Despite opposition from corporate practitioners, money fund organizations, municipalities and others, Federal Reserve Governor Daniel Tarullo and Boston Fed President Eric Rosengren voiced their support for further regulation of money market funds, and even offered some alternative solutions if those rule changes are not enacted.
In a speech on June 12, Tarullo expressed support for the proposals by SEC Chairman Mary Schapiro—a floating NAV, capital requirements, and restrictions on redemption—though he acknowledged other roads could be taken if said rules were unable to be enacted. One of those “second best alternatives,” he said, is the recent suggestion by Bank of England Deputy Governor Paul Tucker that regulators “consider setting new limits on banks’ reliance on funding provided by money market funds.”
Bloomberg reported that Rosengren is also “very supportive” of the SEC's push for further MMF regulation, though he is not sure if it will happen. Speaking on June 29 at the Conference on Post-Crisis Banking in the Netherlands, he said that if the rules are not enacted, it might be prudent to focus on bank-sponsored MMFs, which hold over half of the MMF assets in the U.S. “Based on the historical experience of their money-market funds, the historical experience of similar funds, and their money-market funds’ exposures, sponsors could calculate the likely capital support needed from the organization in a stress scenario,” he said.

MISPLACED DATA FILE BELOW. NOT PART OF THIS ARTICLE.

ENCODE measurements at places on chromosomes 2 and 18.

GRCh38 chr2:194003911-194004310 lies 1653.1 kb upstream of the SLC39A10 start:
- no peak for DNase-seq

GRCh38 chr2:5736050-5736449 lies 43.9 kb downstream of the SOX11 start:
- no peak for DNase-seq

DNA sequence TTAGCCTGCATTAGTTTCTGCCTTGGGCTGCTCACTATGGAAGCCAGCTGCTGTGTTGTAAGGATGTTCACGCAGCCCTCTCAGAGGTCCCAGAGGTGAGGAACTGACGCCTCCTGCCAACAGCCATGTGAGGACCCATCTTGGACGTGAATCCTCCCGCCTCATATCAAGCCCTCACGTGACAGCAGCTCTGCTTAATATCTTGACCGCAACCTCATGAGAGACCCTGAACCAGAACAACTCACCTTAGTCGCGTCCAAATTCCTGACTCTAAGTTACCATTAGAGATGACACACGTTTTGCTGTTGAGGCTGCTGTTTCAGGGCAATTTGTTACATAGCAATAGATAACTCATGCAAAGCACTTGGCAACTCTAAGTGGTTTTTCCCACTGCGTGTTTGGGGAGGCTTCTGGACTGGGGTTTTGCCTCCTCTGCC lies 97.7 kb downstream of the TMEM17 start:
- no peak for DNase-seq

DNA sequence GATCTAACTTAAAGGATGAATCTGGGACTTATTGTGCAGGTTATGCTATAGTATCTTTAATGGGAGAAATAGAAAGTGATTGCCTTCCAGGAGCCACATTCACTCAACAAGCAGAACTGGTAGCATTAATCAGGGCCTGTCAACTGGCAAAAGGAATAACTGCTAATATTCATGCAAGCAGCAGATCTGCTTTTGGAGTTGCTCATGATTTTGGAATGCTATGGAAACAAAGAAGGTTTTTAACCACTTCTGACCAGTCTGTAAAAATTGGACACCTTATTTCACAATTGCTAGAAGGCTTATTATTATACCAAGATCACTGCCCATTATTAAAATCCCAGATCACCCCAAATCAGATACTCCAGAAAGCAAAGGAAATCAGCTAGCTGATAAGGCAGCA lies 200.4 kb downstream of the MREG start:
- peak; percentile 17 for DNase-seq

Rosengren suggested the Fed expand the stress tests it uses to measure the health of banks to include MMFs. “Increasing the focus of stress tests beyond safety and soundness of individual institutions to more systemic concerns and implications—such as how markets and institutions behave during periods of stress—is an under-researched area that deserves more attention,” he said.
The five commissioners of the SEC have been presented with a staff proposal that would give money funds the choice between a floating NAV or holding more capital. A vote could come as soon as this month. Republican members Troy Parades and Daniel Gallagher and Democrat Luis Aguilar are opposed to the rules. However, former SEC Chairman Harvey Pitt said that opposition could wane if the Fed throws its support behind the proposed rule changes.
AFP asked Jim Gilligan, CTP, assistant treasurer of Great Plains Energy Inc., and an AFP board member, whether full support from the Fed would make implementation of the new rules is a certainty. “Not at all,” said Gilligan, who testified before Congress in May on MMF regulation. “I know that there is much concern in both houses of Congress on these rules and additional discussion is likely.”
Last month, AFP released preliminary results from its 2012 AFP Liquidity Survey, which found that organizations would be less willing to invest in MMFs and/or would reduce or even eliminate their holdings of MMFs under regulatory reforms supported by Schapiro.